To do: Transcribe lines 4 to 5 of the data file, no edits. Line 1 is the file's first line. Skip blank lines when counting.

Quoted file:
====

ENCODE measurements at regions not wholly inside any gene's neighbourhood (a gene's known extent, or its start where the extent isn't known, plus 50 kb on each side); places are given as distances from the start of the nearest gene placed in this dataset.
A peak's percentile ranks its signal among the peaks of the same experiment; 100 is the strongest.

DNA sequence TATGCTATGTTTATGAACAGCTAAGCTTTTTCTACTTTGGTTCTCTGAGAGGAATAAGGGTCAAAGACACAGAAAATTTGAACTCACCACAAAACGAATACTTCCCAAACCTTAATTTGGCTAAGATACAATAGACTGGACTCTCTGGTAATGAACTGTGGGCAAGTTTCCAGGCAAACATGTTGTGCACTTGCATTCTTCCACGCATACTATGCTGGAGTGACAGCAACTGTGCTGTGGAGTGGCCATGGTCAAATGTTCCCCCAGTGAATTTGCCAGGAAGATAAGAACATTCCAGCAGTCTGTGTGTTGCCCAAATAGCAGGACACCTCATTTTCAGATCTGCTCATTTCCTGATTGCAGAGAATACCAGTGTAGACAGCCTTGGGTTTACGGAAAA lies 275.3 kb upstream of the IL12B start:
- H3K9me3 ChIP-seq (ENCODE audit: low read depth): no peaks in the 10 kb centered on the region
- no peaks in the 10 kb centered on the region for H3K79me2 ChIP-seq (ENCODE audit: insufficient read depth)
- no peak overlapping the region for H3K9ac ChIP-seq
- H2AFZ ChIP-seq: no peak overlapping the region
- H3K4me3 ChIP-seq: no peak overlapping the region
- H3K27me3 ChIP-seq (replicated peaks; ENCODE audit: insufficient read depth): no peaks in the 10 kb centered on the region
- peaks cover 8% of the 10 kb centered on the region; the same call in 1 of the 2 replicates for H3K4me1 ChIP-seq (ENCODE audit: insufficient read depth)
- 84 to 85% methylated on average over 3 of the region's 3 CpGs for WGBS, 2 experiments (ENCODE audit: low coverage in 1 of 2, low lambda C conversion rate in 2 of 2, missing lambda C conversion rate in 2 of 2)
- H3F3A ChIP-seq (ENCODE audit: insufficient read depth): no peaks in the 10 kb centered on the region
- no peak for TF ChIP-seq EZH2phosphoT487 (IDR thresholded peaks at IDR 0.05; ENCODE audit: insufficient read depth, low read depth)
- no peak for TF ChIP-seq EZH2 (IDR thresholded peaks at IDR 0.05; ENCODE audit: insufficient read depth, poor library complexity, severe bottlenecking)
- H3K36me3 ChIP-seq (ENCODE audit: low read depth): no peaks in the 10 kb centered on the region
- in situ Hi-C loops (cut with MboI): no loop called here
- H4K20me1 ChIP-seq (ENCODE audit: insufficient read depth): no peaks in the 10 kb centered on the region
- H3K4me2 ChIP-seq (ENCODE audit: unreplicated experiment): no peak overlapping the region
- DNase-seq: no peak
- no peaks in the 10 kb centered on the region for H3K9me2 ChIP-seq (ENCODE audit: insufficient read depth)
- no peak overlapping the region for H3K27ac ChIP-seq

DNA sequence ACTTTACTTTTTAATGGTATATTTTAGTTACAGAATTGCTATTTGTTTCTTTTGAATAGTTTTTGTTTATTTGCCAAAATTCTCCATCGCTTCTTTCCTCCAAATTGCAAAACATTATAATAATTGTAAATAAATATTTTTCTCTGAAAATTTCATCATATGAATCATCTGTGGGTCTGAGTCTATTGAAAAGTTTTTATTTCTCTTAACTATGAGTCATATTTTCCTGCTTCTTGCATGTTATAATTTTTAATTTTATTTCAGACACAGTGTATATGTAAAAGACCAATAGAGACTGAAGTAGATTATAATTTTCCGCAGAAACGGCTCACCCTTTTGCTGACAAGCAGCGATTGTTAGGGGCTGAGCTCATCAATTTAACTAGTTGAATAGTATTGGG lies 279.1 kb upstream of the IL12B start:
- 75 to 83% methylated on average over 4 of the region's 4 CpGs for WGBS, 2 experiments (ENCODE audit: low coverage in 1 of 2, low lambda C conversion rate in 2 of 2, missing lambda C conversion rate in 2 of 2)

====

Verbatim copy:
- H3K9me3 ChIP-seq (ENCODE audit: low read depth): no peaks in the 10 kb centered on the region
- no peaks in the 10 kb centered on the region for H3K79me2 ChIP-seq (ENCODE audit: insufficient read depth)